I like the balanced view in this post by Matthew Starner, You’re Not Too Cool for Traditional Or Too Mature for Contemporary.
Those hymns are a gift given to us by our spiritual forefathers. Yes, there are weak hymns that get replaced by stronger ones. Yes, there are some that are better suited to your theological or denominational position than others. But to simply throw out all hymns is to say that these gifts from those who have gone before us are worthless.
So no, you’re not too cool for traditional. You need the depth of content that hymns bring to your worship experience.
If hymns communicate God’s truth, modern worship songs help us apply that truth. They both have a role to play in worship and help us grow as disciples of Jesus. There’s a place for both of them in worship.
Jamie Brown wrote on the Short Shelf Life of New Worship Songs.
Just when we’ve gotten a handle on introducing a new song to our congregation that was written in 2012, a newer new song comes along that’s even newer, making the new song we thought was new feel pretty old. Confused? You should be.
What “new” songs are already old to you?
A few links from this week that have been interesting and helpful to me.
Graham Kendrick has a great post on using the Psalms in personal worship. This is something that has been growing in my heart over the past year so it was nice to read his perspective on it.
“As Psalm phrases lodge in our memories they reshape our view of God and our circumstances, enabling us to make the connection between our human condition, and God”s priorities, purposes and provisions for us. Whereas my own prayer vocabulary becomes exhausted or narrow or the issue looms so large that my faith falters, for example when praying for a nation in turmoil or persecution on a large scale, we can go to Psalm 2 and very quickly God’s perspective and agenda become ours.”
Loved this post over at the Gospel Coalition: Worship is More Important that Your Small Group.
I love small groups. Don’t misunderstand me. They serve a real purpose in most churches, but their importance cannot and does not supersede our gathering together in corporate worship. We are the church. Worship is what we do.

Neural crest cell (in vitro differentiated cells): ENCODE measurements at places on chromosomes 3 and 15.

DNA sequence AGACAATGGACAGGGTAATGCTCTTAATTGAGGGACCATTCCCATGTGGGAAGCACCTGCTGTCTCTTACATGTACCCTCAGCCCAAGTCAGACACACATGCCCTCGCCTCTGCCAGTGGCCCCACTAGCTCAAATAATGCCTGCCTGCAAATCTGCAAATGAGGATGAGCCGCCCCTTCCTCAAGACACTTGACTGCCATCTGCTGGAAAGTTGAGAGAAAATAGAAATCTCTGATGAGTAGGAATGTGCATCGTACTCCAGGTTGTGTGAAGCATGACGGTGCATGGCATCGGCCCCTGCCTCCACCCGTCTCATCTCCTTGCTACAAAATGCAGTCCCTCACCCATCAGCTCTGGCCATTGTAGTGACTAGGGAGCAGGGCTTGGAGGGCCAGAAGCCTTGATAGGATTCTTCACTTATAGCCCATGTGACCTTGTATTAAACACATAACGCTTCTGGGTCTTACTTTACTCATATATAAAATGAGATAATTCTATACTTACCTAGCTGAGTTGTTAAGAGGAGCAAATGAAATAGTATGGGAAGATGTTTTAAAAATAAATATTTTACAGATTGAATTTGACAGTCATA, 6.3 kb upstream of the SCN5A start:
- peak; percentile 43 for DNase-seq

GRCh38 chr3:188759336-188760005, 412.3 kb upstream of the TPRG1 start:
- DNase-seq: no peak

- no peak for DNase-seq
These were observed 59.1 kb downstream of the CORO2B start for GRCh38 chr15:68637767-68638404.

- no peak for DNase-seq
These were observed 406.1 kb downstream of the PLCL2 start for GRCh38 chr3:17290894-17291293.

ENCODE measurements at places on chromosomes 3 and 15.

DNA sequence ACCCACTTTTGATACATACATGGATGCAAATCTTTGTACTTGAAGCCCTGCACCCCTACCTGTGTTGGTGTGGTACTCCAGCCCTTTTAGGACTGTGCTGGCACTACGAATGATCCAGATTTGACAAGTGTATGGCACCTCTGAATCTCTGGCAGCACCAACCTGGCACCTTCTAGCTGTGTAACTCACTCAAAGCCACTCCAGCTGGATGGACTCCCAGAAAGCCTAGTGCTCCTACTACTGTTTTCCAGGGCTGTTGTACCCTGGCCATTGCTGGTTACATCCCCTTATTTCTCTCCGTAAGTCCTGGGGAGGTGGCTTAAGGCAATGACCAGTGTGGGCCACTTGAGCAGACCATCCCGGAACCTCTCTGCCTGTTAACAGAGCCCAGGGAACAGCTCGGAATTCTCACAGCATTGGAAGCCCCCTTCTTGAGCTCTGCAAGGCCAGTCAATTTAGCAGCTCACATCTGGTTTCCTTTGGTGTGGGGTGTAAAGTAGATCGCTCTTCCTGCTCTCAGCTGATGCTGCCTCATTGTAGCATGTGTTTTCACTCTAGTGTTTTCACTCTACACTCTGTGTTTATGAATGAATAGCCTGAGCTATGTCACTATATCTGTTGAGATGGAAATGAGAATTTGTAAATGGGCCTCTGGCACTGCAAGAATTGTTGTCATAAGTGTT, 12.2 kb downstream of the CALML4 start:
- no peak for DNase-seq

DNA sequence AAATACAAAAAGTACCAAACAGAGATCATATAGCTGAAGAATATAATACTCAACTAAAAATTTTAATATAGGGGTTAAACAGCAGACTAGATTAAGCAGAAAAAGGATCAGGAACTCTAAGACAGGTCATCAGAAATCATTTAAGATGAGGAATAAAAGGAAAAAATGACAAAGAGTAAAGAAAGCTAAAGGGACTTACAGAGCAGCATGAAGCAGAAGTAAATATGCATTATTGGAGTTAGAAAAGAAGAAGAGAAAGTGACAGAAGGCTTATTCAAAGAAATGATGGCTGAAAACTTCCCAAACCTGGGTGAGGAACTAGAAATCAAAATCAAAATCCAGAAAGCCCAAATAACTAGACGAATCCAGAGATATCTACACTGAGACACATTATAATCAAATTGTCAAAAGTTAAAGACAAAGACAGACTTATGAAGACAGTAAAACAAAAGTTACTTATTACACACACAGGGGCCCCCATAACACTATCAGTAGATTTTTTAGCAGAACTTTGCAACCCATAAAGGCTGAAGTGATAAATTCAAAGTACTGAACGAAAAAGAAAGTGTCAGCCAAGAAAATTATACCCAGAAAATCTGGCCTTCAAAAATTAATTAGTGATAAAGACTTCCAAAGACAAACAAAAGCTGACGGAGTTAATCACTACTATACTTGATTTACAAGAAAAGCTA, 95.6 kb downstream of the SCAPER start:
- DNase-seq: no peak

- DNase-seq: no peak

Finally, Lifewayworship published two lists of songs for Resurrection Sunday: One of Hymns and one of Worship Songs. They’re both great lists but we’ll never be able to include them all! It’s a good thing every Sunday is really a celebration of the resurrection.
I just received a new personal worship book, The Book of Worship, compiled by John Randall Dennis, and the reading for today echoes the prayer I’ve been praying all month to find the stillness in this season of Advent. We read it tonight at dinner as we lit the fourth candle at home:
Master of both the light and the darkness,
send your Holy Spirit upon our preparations for Christmas.
We who have so much to do seek quiet spaces
to hear your voice each day.
We who are anxious over many things look forward
to your coming among us.
We who are blessed in so many ways long for
the complete joy of your kingdom.
We whose hearts are heavy seek the joy of your presence.
We are your people, walking in darkness, yet seeking the light.
To you we say, “Come Lord Jesus!”
I still have so much to do before Christmas Day but I’m trying to find the quiet spaces of my day. To be thankful. To soak it in. To listen. I’m praying you find those moments too.
“Lord I Need You” was written a few years ago by Matt Maher, Jesse Reeves, Kristian Stanfill, Christy Nockels, and Daniel Carson. I love the words and the message of the song. (My thoughts on using this song with a congregation are at the bottom of this post.)
Lord, I come, I confess.
Bowing here, I find my rest.
And without You, I fall apart.
You’re the one that guides my heart.
Lord, I need You, oh, I need You.
Ev’ry hour I need You.
My one defense, my righteousness;
Oh, God, how I need You.